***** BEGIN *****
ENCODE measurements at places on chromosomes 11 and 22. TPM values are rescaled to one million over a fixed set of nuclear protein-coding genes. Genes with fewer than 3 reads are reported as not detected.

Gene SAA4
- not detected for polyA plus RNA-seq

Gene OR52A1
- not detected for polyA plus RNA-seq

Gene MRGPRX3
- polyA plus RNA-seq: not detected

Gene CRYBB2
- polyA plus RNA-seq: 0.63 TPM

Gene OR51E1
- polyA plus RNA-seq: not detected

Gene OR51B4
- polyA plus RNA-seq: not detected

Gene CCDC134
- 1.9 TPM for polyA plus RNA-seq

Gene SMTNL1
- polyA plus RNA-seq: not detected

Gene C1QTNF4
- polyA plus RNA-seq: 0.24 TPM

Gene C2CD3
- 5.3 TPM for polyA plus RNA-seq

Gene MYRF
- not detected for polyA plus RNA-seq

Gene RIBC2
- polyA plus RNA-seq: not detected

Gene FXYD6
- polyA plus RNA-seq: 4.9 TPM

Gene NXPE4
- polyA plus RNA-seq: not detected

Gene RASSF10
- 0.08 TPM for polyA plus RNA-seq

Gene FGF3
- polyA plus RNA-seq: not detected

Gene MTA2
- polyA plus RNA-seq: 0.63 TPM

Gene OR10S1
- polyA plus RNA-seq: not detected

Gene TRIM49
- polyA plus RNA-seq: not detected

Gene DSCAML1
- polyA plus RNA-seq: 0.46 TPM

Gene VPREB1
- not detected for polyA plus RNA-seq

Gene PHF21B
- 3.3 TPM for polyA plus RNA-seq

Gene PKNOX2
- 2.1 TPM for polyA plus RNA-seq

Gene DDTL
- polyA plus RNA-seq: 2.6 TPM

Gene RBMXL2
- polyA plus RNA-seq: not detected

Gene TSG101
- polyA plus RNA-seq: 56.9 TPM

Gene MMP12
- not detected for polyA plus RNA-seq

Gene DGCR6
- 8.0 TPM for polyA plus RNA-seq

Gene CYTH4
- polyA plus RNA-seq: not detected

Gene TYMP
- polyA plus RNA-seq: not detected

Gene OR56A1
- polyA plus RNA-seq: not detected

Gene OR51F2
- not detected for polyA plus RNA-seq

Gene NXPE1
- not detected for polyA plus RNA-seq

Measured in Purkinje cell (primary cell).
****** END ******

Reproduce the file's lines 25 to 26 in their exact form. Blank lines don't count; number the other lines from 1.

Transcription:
- polyA plus RNA-seq: not detected

Gene FXYD6